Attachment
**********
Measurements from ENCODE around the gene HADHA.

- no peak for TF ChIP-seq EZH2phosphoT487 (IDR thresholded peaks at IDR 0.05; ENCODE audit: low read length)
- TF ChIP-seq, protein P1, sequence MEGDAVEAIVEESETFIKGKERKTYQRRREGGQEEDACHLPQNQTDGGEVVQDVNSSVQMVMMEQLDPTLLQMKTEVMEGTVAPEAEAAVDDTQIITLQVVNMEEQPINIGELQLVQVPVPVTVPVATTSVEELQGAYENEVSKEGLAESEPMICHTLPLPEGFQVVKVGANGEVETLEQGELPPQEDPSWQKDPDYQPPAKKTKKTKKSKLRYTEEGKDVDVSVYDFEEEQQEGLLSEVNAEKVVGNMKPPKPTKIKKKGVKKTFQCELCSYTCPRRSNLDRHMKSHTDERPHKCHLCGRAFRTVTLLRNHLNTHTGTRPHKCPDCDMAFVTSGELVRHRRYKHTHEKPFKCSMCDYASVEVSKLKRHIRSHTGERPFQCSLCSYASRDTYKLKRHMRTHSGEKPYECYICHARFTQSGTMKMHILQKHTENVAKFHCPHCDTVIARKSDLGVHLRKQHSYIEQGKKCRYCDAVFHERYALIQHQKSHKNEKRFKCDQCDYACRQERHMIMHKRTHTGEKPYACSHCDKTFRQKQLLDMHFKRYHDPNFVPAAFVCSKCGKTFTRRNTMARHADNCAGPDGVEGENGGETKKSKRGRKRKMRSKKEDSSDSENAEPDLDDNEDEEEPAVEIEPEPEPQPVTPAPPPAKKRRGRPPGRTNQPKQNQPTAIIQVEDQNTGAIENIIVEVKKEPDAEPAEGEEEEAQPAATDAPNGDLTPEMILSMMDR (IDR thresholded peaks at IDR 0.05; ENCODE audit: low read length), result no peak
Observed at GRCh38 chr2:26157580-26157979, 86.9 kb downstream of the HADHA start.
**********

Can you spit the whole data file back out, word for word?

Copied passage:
Measurements from ENCODE around the gene HADHA.

- no peak for TF ChIP-seq EZH2phosphoT487 (IDR thresholded peaks at IDR 0.05; ENCODE audit: low read length)
- TF ChIP-seq, protein P1, sequence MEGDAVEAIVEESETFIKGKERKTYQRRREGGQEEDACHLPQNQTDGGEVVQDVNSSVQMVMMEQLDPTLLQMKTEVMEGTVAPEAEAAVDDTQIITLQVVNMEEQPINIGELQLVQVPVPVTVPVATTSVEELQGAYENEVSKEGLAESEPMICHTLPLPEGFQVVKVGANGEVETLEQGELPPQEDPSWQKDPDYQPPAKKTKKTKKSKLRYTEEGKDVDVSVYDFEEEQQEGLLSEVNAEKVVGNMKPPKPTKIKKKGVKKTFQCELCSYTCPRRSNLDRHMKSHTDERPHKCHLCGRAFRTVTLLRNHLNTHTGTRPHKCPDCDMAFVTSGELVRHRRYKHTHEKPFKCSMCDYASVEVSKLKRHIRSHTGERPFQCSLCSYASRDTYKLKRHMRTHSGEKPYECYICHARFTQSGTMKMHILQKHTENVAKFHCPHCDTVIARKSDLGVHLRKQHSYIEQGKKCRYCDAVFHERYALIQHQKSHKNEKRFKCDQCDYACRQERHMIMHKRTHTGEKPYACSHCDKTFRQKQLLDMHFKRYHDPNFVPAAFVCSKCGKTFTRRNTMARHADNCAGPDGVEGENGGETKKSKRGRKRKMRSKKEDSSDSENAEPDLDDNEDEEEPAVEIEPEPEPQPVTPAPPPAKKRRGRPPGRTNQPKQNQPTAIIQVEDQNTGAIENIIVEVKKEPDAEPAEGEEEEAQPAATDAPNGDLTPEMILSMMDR (IDR thresholded peaks at IDR 0.05; ENCODE audit: low read length), result no peak
Observed at GRCh38 chr2:26157580-26157979, 86.9 kb downstream of the HADHA start.